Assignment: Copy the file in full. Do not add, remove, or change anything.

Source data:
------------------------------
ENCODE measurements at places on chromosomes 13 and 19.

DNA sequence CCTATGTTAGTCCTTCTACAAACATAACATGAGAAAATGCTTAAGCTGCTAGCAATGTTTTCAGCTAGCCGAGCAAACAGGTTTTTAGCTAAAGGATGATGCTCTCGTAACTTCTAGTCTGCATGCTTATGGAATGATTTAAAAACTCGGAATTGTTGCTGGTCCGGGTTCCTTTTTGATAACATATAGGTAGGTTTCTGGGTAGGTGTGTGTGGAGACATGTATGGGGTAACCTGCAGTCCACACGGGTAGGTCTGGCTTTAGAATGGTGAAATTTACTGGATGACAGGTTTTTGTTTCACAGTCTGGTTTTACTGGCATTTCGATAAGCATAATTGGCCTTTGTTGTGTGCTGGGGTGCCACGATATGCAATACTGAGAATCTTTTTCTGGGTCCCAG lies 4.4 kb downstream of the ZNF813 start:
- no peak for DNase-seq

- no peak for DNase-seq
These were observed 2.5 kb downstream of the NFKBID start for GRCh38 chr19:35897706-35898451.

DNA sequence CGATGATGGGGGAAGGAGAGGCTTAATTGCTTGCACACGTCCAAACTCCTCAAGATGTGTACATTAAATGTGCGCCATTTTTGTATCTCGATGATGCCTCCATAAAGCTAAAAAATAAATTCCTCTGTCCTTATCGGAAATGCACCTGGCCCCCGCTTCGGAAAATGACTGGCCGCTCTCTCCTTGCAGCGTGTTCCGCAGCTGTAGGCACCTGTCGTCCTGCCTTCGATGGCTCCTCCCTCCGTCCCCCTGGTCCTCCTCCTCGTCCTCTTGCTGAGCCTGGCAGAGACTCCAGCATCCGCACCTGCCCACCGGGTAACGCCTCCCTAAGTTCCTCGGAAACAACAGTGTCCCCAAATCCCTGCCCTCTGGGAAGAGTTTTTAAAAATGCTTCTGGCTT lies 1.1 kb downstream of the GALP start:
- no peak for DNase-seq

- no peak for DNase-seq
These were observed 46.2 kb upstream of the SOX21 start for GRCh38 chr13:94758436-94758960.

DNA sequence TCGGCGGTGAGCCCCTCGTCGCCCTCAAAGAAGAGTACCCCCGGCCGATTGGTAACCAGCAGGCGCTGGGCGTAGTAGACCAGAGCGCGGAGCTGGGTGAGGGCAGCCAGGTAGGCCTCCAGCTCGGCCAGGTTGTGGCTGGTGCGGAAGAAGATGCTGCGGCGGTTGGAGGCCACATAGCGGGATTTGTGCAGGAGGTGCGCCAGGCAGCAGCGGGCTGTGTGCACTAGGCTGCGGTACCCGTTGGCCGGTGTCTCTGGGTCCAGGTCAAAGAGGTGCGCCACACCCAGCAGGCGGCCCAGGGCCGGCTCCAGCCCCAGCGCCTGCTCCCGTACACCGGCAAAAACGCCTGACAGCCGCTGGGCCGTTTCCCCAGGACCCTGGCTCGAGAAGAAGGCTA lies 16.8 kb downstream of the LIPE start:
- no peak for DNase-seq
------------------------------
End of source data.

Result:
ENCODE measurements at places on chromosomes 13 and 19.

DNA sequence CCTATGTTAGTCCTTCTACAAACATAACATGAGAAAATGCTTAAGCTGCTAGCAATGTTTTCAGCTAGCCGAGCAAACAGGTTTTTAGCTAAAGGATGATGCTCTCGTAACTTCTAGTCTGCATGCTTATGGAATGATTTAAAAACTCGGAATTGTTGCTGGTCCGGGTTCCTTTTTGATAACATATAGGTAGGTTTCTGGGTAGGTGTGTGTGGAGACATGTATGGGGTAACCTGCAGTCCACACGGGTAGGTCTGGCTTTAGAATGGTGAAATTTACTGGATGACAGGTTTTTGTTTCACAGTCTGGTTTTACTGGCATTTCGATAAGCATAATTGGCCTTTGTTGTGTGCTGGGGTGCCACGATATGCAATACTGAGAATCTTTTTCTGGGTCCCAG lies 4.4 kb downstream of the ZNF813 start:
- no peak for DNase-seq

- no peak for DNase-seq
These were observed 2.5 kb downstream of the NFKBID start for GRCh38 chr19:35897706-35898451.

DNA sequence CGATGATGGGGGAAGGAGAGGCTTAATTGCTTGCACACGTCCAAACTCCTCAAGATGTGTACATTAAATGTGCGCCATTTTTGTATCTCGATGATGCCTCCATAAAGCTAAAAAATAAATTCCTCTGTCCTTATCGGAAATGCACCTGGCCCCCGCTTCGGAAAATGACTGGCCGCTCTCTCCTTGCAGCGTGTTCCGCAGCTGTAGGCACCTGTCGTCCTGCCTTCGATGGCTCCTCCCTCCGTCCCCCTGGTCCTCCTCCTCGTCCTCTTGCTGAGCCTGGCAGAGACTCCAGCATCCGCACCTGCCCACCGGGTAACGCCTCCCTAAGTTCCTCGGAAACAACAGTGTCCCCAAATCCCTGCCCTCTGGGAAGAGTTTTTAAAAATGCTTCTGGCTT lies 1.1 kb downstream of the GALP start:
- no peak for DNase-seq

- no peak for DNase-seq
These were observed 46.2 kb upstream of the SOX21 start for GRCh38 chr13:94758436-94758960.

DNA sequence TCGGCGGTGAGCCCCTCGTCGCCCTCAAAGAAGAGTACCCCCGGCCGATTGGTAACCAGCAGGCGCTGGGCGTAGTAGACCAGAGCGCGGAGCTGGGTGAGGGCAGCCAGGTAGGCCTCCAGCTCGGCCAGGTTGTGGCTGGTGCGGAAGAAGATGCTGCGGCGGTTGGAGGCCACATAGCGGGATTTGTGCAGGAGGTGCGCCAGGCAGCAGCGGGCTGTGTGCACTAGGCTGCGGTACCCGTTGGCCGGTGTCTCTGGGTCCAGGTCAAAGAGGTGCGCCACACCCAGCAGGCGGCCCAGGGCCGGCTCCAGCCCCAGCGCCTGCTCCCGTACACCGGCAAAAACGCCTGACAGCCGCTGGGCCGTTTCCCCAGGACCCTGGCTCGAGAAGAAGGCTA lies 16.8 kb downstream of the LIPE start:
- no peak for DNase-seq